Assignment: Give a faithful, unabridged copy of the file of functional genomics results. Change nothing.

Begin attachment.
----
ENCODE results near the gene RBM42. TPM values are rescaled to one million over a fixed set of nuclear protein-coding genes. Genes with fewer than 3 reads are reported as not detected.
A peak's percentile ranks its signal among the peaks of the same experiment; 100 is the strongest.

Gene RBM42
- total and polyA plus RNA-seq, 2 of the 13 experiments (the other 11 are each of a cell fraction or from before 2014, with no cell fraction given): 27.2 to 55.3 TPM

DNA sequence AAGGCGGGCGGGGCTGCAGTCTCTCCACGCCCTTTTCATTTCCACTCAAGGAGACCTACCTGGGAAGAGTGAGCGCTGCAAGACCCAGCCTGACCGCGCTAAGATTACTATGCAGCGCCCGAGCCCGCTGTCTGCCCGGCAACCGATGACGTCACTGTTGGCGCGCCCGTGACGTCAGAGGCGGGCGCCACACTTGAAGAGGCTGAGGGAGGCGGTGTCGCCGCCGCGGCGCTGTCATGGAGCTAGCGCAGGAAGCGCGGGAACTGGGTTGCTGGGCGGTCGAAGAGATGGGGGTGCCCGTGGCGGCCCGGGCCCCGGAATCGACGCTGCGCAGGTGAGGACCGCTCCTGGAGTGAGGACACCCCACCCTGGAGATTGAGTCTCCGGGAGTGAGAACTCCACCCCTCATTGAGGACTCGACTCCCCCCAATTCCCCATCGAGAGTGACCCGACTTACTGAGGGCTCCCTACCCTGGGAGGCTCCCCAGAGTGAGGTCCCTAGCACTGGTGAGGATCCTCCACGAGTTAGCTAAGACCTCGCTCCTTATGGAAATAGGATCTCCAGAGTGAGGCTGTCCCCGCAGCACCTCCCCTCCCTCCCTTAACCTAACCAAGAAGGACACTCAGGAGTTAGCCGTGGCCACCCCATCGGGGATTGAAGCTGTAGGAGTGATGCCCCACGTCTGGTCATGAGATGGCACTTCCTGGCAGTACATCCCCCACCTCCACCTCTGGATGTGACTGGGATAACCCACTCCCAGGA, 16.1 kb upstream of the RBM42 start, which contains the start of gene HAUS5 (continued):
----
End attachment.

ENCODE results near the gene RBM42. TPM values are rescaled to one million over a fixed set of nuclear protein-coding genes. Genes with fewer than 3 reads are reported as not detected.
A peak's percentile ranks its signal among the peaks of the same experiment; 100 is the strongest.

Gene RBM42
- total and polyA plus RNA-seq, 2 of the 13 experiments (the other 11 are each of a cell fraction or from before 2014, with no cell fraction given): 27.2 to 55.3 TPM

DNA sequence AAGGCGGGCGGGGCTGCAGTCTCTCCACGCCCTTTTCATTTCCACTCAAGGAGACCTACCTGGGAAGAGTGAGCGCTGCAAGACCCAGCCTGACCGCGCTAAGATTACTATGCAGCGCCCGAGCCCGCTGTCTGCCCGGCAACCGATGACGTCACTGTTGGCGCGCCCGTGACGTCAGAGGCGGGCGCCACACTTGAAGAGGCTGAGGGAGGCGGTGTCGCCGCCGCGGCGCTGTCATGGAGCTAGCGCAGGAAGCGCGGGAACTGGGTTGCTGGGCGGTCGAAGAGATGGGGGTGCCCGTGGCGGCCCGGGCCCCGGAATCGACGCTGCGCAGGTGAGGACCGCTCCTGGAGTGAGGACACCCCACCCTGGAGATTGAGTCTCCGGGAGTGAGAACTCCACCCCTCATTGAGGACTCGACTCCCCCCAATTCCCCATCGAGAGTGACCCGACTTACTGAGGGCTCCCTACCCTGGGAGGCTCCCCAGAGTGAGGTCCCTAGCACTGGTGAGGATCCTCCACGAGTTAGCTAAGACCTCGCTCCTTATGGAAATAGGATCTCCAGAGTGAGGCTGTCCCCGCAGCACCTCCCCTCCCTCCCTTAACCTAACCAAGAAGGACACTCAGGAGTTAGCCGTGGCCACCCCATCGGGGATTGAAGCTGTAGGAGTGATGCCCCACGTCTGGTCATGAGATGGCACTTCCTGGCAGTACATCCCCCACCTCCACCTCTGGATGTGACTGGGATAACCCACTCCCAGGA, 16.1 kb upstream of the RBM42 start, which contains the start of gene HAUS5 (continued):